Tuesday, August 19, 2008

Race Cards vs. Racial Paranoia

McCain's camp went on the racial offensive a few weeks ago, accusing Barack Obama of playing "the race card" in recent speeches and characterizing some of Obama's statements as "divisive, negative, shameful, and wrong."

The remarks in question pivot on Obama's claim that Republicans might attempt to engage in race-based and xenophobic fearmongering to win the election against him -- that they might point out his foreign-sounding name and subtly remind voters how much he "doesn't look like all those other presidents on dollar bills" (a clear nod to his racial difference).

I've already commented on this kind of accusation before, when Dennis Miller went off on Obama for a similar statement back on June 20th.

Miller and McCain want to argue that Obama is calling McCain and the Republicans a bunch of racists and that unless Obama has explicit proof about some cabal of Republican strategists prodding people with explicit invocations of Obama's racial identity, he is disingenuously injecting race into the election for political gain.

I can see why they would make that case, but race was already a part of the election. It always is, even when a black candidate isn't running for office. So, invoking race explicitly isn't about introducing a foreign substance into the mix. It just recalibrates the nature of that inclusion.

The election didn't go from race-free to race-full simply because of Obama's recent rhetoric. Race was always there, hovering, even in silence. That isn't to say that we have to make a fetish out of it and reduce every other social phenomenon to its hidden mandates. But it does demand that we stop labeling any invocation of race as an evil and extrinsic injection into some otherwise race-neutral domain.

Moreover, we have to remember that racism is not only about blatant, Archie Bunker-style self-evidence anymore. Indeed, as a case in point, I have read many thoughtful people (including fellow Brainstorm Blogger Laurie Fendrich) imply that McCain's "celebrity" ad (above) is little more than a subliminal attempt to indirectly invoke the horror of racial miscegenation without saying a word about Obama's race at all, at least not explicitly. The juxtaposition alone, they claim, does all the necessary racial work.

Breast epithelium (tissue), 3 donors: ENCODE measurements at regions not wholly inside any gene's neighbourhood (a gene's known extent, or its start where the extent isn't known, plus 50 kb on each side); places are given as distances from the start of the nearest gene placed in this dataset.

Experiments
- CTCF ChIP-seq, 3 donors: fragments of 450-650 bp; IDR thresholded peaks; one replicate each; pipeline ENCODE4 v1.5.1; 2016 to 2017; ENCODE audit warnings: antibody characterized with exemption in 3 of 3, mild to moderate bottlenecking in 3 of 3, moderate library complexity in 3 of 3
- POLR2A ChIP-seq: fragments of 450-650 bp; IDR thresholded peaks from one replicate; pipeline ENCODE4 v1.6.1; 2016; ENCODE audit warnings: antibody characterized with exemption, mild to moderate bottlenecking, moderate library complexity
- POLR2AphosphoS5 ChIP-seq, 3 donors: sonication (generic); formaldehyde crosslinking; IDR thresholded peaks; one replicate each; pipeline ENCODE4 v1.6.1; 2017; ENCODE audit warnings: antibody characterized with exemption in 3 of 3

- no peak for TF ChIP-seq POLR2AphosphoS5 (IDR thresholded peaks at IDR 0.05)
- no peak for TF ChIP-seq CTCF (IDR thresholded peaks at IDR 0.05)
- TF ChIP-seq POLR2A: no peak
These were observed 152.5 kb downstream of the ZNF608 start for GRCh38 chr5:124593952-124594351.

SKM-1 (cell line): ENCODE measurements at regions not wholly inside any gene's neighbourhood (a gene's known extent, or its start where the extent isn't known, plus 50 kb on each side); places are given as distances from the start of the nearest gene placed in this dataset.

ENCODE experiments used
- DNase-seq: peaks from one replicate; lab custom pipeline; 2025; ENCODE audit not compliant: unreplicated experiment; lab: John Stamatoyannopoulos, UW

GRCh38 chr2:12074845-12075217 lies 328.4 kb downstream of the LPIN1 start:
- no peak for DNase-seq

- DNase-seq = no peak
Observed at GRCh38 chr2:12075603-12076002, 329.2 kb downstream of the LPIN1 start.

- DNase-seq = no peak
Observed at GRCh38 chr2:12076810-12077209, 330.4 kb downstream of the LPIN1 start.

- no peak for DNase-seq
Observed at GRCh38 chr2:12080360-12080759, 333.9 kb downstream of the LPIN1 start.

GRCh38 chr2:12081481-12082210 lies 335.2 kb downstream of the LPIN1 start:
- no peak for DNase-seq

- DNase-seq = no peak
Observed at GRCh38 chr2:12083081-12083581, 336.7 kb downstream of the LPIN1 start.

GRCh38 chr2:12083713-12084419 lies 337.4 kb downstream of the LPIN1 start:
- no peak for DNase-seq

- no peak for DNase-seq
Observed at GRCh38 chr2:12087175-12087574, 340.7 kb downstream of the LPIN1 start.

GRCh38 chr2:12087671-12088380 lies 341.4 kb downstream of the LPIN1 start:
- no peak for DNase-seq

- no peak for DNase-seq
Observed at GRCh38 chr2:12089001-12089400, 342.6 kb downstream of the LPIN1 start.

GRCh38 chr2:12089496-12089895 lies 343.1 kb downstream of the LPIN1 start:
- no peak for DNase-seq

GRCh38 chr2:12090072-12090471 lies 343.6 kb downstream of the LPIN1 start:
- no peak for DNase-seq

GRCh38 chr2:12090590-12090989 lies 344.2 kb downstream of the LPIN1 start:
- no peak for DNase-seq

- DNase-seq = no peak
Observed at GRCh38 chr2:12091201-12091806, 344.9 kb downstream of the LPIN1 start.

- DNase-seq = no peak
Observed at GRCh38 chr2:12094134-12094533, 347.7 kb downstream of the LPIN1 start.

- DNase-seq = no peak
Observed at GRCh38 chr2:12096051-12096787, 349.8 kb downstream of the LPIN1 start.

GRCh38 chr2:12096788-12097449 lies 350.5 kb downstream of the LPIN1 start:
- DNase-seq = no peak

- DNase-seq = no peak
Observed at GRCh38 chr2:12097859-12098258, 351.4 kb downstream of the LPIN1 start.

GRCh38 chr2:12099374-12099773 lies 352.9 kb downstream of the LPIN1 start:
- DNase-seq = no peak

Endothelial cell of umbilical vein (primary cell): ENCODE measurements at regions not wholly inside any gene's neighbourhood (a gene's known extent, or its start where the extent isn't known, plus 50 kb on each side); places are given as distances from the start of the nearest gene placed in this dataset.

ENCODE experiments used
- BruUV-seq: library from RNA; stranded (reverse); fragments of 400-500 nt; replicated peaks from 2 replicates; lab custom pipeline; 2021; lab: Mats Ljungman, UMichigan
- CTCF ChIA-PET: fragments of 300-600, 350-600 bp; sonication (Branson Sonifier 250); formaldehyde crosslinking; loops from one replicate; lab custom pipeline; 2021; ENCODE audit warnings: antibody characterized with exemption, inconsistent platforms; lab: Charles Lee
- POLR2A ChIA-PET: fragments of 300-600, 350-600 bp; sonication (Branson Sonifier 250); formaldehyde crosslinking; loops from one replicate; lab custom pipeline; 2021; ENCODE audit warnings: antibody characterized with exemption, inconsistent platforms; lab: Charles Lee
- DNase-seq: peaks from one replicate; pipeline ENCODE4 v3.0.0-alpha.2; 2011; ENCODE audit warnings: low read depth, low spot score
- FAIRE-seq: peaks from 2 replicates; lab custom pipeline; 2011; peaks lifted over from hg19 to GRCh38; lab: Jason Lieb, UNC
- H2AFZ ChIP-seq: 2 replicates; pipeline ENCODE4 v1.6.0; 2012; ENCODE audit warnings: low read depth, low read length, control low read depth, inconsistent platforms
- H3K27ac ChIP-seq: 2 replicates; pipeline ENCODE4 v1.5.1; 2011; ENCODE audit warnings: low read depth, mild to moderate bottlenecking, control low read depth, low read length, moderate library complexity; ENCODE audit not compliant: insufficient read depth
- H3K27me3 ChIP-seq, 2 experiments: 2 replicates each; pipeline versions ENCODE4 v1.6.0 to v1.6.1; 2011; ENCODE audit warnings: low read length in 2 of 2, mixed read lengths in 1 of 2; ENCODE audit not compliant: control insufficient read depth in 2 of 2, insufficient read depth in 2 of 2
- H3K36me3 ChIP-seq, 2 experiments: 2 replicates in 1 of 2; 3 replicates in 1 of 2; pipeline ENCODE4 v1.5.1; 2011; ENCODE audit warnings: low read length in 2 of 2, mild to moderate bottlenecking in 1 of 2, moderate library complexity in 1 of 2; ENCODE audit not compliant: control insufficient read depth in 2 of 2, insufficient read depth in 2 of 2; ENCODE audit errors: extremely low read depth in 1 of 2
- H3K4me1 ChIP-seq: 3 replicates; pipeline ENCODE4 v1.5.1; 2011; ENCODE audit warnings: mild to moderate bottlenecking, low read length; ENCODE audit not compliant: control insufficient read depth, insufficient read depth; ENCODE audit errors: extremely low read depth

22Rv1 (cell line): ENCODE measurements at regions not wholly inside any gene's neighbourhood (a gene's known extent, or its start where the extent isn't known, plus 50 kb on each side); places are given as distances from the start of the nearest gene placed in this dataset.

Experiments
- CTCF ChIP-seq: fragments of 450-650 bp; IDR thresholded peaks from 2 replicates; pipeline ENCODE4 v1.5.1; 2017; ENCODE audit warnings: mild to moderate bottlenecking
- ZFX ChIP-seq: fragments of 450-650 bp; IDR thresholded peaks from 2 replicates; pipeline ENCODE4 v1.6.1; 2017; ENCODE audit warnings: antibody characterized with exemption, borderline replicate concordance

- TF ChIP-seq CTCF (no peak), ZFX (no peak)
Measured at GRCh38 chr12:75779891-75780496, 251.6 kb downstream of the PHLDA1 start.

Detractors would call such a reading absurd -- or even paranoid. Is it? Maybe. But given the power of political correctness and the plausible deniabilities inherent in contemporary cultural politics (especially vis-a-vis questions of race/racism), a certain healthy form of race-based skepticism might actually be in order. Of course, where does "healthy" begin and end in such a scenario? I don't know. But we can't be so naive as to think that the specter of racist thinking doesn't take material form unless some white person (preferably hooded) says the n-word in the crowded hotel lobby of an NAACP convention somewhere.

Did Obama play the race card by invoking the possibility of race being a factor in the way his opponents strategize against him? Probably. They'd be stupid if they didn't take race into account as they prepared to do battle with an African-American candidate.

Did McCain play the race card in his newest campaign ad? Maybe. I didn't see it when I first watched the clip, but it does seem like an odd decision to have Paris Hilton and Britney Spears stand-in for all of pop-cultural celebrity.

The key is to recognize that the proverbial "race card" can be used in many different ways -- and that there isn't a single deck of cards in all of contemporary American political life that doesn't have the race card sprinkled throughout it (along with many other trumps, including "the race card" card used to counter "the race card" itself).

To think that somehow we can ever easily and definitively NOT play the race card is one of the worst forms of race carding there is. Call it reverse race carding. It is the kind of racial spin that tries to pass itself off as spin-free. And in contemporary media, culture, and politics, race-free zones, like "no spin zones," are as fanciful a thought as mythological unicorns and sea monsters washed up on sandy New York shores.